If you are a working woman, who believes that compared with men, you face tougher challenges at workplace, hurdles in career progression, and greater demands on your time from family, you may be right. However, you should never allow circumstances to dictate your destination or the journey. It is up to you to master these challenges and excel in your career. Here are some pointers that can help you power up and boost your chances of success. And, yes, these choices work equally well for either gender.
Prioritise safety, comfort
If you are planning to change jobs, put safety first; all else can wait. Check if the workplace offers personal safety, which includes the commute, location, work timings, travel requirements, etc. Equally important are the people you interact with and the office culture, which should prioritise individual safety. Find out if the job profile and workenvironment suit you. If the work demands clash with personal responsibilities or working conditions aggravate your health problems, you are setting yourself up for failure. Focus on getting safety and comfort in place while selecting a job and free up your energy to pursue results when you begin work.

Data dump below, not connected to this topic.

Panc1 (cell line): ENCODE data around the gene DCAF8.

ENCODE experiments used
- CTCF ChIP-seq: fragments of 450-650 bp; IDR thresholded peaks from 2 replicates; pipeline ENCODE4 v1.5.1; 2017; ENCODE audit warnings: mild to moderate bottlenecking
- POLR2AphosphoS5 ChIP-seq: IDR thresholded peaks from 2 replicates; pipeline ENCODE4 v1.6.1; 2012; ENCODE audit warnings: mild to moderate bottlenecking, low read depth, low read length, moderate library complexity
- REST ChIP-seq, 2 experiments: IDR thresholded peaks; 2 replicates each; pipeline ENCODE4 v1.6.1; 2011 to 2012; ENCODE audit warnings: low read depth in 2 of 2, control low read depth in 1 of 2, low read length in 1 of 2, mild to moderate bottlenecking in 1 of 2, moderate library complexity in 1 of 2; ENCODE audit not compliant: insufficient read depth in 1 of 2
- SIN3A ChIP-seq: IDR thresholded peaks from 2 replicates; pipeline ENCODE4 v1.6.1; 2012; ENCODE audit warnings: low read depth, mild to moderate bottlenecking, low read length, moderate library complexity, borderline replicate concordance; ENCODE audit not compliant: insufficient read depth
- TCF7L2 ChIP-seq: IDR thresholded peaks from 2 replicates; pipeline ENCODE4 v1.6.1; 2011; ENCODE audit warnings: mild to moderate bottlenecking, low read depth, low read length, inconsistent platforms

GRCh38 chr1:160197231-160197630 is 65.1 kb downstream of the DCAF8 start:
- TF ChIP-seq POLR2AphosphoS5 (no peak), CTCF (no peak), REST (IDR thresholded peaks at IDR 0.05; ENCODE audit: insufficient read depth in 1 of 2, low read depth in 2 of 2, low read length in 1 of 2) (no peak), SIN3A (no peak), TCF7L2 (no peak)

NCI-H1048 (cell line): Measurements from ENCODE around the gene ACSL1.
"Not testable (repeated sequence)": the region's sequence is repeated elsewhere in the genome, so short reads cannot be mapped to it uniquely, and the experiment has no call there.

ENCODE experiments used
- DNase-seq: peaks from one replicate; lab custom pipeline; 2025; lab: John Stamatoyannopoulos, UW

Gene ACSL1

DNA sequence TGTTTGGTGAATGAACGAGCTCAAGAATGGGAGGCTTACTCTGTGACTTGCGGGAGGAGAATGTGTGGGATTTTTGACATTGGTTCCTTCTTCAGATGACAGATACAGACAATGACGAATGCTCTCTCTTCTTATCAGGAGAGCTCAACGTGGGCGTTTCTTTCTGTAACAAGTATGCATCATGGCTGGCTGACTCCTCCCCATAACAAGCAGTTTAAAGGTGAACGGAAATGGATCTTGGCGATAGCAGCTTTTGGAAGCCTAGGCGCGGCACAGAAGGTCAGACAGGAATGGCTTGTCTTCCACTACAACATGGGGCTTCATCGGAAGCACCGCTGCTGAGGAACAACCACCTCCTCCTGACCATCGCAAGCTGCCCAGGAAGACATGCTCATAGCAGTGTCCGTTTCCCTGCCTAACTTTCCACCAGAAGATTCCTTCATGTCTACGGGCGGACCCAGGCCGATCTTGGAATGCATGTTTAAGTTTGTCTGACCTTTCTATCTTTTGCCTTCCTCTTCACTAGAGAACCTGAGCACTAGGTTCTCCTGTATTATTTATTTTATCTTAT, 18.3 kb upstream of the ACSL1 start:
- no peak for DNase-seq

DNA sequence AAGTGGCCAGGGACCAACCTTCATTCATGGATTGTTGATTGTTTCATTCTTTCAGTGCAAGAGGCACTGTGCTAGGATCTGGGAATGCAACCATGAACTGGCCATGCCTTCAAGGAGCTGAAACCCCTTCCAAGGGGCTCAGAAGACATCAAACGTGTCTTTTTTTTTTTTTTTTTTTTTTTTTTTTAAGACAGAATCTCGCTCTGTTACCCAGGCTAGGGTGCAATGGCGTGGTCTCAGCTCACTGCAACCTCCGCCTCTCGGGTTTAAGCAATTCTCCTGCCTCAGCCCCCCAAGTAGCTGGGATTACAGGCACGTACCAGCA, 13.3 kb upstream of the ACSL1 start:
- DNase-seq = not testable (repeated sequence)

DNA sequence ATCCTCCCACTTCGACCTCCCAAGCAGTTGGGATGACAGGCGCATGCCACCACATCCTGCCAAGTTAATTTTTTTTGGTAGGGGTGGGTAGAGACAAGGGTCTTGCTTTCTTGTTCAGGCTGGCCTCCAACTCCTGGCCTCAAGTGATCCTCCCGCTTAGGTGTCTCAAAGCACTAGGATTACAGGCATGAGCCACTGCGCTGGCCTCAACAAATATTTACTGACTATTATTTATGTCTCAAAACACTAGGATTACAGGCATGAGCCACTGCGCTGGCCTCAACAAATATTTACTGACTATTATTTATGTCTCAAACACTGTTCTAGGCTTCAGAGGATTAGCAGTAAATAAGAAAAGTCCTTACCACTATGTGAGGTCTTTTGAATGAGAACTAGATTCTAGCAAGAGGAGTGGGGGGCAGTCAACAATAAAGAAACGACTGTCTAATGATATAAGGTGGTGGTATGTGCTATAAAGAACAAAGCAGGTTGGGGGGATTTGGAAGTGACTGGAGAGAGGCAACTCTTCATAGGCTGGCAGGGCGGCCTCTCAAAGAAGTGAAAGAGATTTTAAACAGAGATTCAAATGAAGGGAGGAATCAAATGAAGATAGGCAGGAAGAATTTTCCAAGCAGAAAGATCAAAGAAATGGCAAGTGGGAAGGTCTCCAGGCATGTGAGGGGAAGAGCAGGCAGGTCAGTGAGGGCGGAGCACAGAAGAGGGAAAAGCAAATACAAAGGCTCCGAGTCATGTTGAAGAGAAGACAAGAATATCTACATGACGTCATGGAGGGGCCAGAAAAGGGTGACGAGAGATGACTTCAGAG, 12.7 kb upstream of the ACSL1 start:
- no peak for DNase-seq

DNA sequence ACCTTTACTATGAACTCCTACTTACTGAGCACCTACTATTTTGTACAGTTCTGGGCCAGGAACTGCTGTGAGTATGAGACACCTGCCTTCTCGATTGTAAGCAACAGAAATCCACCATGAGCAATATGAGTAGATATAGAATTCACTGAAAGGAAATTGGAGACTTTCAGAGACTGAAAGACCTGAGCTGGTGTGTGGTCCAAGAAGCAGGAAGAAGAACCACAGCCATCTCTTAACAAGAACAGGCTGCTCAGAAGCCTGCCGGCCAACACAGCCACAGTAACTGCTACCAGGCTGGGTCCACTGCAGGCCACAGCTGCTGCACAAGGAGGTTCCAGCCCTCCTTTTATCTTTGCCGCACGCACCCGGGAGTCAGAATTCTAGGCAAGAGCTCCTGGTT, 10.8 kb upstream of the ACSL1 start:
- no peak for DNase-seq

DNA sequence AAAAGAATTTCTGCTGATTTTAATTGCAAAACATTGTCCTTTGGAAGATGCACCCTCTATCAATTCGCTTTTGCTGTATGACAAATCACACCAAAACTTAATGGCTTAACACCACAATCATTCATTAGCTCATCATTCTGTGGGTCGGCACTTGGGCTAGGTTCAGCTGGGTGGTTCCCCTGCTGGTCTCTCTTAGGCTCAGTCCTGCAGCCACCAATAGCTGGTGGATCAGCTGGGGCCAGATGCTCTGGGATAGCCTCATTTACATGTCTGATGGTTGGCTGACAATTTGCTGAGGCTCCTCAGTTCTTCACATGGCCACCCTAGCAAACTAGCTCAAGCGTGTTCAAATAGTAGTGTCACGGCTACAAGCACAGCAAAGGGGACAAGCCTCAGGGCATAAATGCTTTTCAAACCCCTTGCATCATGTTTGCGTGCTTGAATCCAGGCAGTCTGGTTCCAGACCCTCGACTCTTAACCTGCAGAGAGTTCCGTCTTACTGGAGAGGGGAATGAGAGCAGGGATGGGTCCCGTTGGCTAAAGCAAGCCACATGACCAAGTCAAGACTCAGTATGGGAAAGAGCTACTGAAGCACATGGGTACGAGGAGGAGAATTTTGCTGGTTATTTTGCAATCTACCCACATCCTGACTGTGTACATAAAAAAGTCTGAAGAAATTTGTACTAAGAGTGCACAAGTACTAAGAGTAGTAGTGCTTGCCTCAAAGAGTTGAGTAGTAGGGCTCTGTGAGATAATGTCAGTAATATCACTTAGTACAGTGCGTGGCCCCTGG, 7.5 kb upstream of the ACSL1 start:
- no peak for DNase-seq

Go for results
What are the results expected of you? Which targets will get you promotions, increments and awards? Know them well and chart out a route to get there. During the performance review, who you are matters less than the actual results you have delivered. Bonding with the team, good rapport with clients and a positive opinion of your boss are strong enhancers in your performance review discussions, but they do not cover up for lack of hard numbers.
Learn to be assertive
Stand up, and speak up as well. Assertiveness is not just a good skill to have, but an essential tool for a professional. During salary discussion, like every professional, you are expected to speak out and negotiate for your dues without accepting the first offer. In the meeting room, the team can function well only if you are loud enough to be heard and taken seriously. A team member will deliver results only if you accept nothing less than excellence. Like any other skill, you can learn to be assertive and get better with practice.
Publicise your work